The European Commission has launched an investigation into Microsoft's practice of bundling its Teams software with Office 365, amid growing concerns of possible anti-competitive behavior. The announcement was made on Thursday, signaling a potential clash between the software giant and European officials over fair market practices.
A Close Tangle of Software and Concerns Microsoft's approach of packaging Teams — its popular collaboration tool — with its deeply rooted productivity suite (featuring prominent applications like Word and Outlook) has raised eyebrows among the officials.
They speculate that such a packaging strategy could be an anti-competitive move, effectively preventing customers from considering alternative collaboration tools. The European Commission stated in its press release, "These practices may constitute anti-competitive tying or bundling and prevent suppliers of other communication and collaboration tools from competing." This, in essence, could potentially stifle competition, creating a less diverse market for productivity and collaboration tools.
Microsoft Responds, As EU Looks Ahead In response to the European Commission's statement, Microsoft confirmed that they are cooperating fully with the investigation. "We respect the European Commission’s work on this case and take our own responsibilities very seriously,” commented a Microsoft spokesperson.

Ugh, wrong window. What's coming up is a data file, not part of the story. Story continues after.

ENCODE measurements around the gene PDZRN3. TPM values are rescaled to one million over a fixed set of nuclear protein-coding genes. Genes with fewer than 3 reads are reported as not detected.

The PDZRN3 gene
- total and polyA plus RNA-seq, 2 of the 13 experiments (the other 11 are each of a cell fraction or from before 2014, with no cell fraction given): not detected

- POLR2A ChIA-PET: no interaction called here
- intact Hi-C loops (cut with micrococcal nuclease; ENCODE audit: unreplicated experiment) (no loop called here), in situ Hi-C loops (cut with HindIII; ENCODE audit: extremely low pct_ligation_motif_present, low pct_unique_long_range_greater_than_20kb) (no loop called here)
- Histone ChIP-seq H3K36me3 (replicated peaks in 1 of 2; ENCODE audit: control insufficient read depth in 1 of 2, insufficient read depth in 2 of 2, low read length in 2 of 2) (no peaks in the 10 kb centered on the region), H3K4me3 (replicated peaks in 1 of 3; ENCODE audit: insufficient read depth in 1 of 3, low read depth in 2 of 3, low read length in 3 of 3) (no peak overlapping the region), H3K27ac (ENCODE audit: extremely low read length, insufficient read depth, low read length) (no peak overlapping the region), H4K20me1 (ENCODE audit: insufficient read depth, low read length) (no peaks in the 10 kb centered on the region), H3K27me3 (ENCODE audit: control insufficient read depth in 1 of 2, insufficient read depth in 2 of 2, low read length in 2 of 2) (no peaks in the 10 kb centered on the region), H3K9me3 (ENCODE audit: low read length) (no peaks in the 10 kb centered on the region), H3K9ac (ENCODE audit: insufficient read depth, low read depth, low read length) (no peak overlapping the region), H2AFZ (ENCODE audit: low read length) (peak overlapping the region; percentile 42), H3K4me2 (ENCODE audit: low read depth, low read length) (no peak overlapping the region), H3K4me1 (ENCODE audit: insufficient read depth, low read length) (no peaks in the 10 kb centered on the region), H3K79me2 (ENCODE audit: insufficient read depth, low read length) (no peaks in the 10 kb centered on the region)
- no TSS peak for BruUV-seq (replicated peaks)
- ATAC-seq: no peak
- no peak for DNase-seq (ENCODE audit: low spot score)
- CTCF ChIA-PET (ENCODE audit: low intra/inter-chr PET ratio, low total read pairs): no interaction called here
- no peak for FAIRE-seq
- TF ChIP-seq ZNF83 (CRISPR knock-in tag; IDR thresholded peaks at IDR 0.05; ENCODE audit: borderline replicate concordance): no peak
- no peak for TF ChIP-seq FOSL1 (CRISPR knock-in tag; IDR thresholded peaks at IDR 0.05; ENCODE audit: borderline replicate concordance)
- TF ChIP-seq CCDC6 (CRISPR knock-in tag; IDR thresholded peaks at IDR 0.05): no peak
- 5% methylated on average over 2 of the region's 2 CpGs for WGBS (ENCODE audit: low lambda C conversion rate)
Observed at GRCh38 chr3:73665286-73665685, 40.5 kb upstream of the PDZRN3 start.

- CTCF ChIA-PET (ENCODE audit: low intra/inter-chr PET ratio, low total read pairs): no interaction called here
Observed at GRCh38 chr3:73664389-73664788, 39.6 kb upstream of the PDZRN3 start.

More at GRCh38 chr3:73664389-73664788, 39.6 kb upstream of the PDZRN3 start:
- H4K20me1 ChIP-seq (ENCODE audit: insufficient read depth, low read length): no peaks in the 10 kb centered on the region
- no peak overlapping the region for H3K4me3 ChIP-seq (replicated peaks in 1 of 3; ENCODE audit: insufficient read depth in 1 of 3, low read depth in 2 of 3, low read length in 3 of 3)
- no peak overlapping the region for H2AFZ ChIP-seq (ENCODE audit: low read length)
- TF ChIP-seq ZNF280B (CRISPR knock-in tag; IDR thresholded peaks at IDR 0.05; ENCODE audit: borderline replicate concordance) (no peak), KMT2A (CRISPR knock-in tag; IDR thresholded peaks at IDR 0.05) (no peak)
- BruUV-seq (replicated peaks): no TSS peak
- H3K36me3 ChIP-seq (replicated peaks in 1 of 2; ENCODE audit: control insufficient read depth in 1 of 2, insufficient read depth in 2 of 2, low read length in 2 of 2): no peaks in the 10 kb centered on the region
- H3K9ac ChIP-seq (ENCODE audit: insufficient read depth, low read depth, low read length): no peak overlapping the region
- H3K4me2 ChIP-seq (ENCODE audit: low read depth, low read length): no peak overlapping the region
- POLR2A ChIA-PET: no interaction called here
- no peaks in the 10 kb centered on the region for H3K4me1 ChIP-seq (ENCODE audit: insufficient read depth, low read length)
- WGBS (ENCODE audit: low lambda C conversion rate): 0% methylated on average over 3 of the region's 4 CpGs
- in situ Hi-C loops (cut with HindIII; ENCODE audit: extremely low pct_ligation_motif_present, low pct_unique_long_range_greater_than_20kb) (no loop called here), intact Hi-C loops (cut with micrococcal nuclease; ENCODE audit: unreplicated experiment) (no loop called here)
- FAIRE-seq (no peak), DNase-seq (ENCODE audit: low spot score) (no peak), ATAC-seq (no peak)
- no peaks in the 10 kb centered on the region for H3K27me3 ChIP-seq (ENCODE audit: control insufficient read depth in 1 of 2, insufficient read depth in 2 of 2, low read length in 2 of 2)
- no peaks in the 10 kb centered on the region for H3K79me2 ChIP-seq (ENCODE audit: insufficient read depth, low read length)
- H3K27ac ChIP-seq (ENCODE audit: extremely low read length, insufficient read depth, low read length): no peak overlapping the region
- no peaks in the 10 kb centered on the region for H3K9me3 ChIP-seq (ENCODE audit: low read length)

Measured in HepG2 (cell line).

They further added, “We will continue to cooperate with the Commission and remain committed to finding solutions that will address its concerns”. Meanwhile, EU spokesperson Arianna Podesta, while addressing the press, highlighted that the Commission isn't rushing into proposing solutions or commitments from Microsoft.
Podesta pointed out that the priority is to first establish if indeed there has been a breach of antitrust regulations. Clash of Ecosystem Philosophies The investigation is particularly significant in the backdrop of an ongoing debate about the nature of digital ecosystems.
A Slack executive had earlier contended that Microsoft's practice of selling a closed ecosystem contrasts sharply with Slack's more flexible approach. Jonathan Prince, Slack’s VP of Communications and Policy, suggested that this is essentially a face-off between two divergent philosophies for the future of digital ecosystems — 'gateways versus gatekeepers'
While gateways offer more freedom to mix and match services, gatekeepers, as Prince suggests, seem to limit choice.